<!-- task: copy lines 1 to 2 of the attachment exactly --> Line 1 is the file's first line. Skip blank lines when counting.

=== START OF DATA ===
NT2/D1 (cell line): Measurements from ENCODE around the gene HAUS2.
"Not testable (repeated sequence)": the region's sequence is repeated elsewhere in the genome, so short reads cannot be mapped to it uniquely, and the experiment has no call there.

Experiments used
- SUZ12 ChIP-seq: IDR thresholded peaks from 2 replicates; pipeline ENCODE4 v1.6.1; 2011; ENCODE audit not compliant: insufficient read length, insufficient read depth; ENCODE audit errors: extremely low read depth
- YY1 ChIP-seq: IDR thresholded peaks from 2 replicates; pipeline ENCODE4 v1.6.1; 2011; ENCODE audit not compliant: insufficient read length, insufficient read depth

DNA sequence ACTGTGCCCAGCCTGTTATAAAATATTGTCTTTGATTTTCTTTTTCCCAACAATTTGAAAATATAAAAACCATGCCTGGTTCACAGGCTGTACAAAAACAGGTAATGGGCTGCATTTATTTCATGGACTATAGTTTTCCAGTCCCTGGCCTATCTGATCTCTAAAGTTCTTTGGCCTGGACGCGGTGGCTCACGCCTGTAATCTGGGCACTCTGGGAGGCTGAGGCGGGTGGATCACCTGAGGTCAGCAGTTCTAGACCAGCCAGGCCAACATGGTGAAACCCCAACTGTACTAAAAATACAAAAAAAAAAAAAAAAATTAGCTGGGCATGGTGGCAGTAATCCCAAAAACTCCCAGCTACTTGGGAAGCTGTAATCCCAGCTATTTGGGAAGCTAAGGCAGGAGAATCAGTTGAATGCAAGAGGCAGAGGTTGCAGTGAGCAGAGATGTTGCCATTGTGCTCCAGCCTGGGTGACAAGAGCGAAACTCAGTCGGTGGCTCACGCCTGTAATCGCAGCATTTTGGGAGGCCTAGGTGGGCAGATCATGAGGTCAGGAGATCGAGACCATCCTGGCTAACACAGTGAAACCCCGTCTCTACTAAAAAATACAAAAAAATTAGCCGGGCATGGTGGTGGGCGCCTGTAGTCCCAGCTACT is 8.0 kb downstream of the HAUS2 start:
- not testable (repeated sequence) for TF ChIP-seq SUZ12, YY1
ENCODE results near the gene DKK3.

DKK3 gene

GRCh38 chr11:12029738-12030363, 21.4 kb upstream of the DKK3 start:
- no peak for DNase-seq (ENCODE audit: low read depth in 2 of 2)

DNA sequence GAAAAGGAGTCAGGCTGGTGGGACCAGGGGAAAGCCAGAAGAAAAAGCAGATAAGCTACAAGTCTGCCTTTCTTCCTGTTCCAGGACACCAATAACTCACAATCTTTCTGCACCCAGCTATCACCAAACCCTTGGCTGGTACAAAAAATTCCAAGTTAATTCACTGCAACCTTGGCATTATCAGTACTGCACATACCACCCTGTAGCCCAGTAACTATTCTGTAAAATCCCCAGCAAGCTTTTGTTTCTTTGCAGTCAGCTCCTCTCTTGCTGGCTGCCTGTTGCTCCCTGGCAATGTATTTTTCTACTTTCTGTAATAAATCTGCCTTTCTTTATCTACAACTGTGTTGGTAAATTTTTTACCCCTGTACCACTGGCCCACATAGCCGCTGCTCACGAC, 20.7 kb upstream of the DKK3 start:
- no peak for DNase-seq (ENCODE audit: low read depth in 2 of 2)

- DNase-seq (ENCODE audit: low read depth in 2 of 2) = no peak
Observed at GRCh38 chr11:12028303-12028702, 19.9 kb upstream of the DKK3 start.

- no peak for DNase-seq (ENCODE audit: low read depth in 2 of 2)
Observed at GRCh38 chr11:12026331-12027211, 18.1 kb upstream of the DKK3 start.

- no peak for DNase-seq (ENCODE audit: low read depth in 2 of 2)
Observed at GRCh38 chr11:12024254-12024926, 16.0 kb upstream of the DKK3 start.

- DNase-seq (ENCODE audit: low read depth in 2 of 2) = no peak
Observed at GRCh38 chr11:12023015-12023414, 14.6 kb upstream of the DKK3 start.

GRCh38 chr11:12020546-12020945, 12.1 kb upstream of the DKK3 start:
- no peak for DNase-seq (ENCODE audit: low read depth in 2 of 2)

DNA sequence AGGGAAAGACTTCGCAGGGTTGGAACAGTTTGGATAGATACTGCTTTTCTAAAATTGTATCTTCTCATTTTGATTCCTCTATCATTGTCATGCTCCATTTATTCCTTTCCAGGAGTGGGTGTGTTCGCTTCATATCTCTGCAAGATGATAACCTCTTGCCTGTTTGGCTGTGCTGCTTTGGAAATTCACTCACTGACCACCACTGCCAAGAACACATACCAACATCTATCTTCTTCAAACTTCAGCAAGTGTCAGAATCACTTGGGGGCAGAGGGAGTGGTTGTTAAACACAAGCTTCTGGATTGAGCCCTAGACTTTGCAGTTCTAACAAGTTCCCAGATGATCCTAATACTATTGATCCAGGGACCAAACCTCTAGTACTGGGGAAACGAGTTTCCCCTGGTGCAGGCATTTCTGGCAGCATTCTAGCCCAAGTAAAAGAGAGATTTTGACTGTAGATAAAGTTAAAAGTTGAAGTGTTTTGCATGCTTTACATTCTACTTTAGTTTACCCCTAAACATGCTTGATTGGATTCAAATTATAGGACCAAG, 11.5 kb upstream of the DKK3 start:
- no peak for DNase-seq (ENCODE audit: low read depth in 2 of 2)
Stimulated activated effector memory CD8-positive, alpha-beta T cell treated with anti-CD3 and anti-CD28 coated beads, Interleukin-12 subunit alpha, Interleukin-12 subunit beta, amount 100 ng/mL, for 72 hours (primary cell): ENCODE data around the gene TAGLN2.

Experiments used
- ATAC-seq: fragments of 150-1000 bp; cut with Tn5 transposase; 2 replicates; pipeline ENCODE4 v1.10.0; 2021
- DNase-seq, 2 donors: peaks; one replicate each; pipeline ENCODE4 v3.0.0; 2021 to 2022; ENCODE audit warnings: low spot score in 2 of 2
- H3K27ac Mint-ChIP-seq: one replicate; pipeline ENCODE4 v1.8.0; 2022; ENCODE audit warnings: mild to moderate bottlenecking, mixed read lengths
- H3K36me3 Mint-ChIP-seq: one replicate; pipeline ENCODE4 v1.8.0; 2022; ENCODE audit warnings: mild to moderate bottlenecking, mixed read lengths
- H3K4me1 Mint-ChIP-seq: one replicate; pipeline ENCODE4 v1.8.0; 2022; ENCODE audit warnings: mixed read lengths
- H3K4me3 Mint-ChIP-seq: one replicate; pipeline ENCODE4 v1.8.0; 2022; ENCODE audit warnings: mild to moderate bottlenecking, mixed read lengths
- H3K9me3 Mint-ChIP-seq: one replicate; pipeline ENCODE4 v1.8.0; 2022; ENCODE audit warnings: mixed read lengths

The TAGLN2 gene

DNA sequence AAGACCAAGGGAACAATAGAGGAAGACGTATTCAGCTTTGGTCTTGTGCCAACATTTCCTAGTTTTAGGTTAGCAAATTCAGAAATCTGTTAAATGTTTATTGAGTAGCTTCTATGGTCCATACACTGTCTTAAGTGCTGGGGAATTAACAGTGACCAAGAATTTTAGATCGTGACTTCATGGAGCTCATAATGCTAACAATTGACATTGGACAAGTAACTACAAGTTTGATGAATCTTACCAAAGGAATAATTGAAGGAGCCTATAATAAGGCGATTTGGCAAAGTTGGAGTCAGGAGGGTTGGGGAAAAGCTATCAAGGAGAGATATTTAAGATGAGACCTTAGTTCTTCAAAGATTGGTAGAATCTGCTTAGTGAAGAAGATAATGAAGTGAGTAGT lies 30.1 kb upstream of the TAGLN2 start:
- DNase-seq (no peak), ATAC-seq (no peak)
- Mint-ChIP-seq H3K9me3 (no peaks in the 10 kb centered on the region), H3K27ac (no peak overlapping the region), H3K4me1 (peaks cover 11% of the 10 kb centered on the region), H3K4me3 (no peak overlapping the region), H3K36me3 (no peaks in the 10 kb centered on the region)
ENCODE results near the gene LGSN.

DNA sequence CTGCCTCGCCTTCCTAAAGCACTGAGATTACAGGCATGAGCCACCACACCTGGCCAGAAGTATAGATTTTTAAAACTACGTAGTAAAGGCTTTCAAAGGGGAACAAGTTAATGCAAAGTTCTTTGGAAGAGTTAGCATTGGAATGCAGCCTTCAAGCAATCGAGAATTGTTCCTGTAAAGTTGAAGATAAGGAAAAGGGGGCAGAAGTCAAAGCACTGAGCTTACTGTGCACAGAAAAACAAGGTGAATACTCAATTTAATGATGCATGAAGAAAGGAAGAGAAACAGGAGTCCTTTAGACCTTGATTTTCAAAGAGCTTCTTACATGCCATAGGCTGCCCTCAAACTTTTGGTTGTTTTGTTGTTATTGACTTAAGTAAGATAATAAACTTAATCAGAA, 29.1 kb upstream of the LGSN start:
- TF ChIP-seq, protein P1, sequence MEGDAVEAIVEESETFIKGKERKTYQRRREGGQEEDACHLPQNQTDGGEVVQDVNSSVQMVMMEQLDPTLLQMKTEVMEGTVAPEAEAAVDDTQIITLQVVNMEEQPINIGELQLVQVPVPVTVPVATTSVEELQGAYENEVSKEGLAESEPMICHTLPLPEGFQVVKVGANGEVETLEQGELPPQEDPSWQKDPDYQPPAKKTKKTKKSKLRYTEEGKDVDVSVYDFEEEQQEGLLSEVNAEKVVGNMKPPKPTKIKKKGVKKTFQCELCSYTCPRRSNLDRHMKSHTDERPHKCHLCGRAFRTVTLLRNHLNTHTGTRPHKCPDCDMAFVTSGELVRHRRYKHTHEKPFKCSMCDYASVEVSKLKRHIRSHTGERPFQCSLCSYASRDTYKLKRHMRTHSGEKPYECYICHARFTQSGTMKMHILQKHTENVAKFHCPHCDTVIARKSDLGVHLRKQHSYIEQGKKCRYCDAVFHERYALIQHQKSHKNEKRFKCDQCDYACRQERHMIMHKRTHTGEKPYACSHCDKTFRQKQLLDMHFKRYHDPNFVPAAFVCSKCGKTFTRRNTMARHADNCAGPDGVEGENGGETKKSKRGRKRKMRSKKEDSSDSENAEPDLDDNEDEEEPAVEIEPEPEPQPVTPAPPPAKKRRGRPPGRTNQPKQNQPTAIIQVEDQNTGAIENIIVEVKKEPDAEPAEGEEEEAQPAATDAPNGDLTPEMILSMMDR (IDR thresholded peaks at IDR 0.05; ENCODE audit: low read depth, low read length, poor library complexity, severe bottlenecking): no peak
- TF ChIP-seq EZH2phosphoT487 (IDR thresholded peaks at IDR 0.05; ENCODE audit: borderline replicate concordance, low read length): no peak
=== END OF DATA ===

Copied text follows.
NT2/D1 (cell line): Measurements from ENCODE around the gene HAUS2.
"Not testable (repeated sequence)": the region's sequence is repeated elsewhere in the genome, so short reads cannot be mapped to it uniquely, and the experiment has no call there.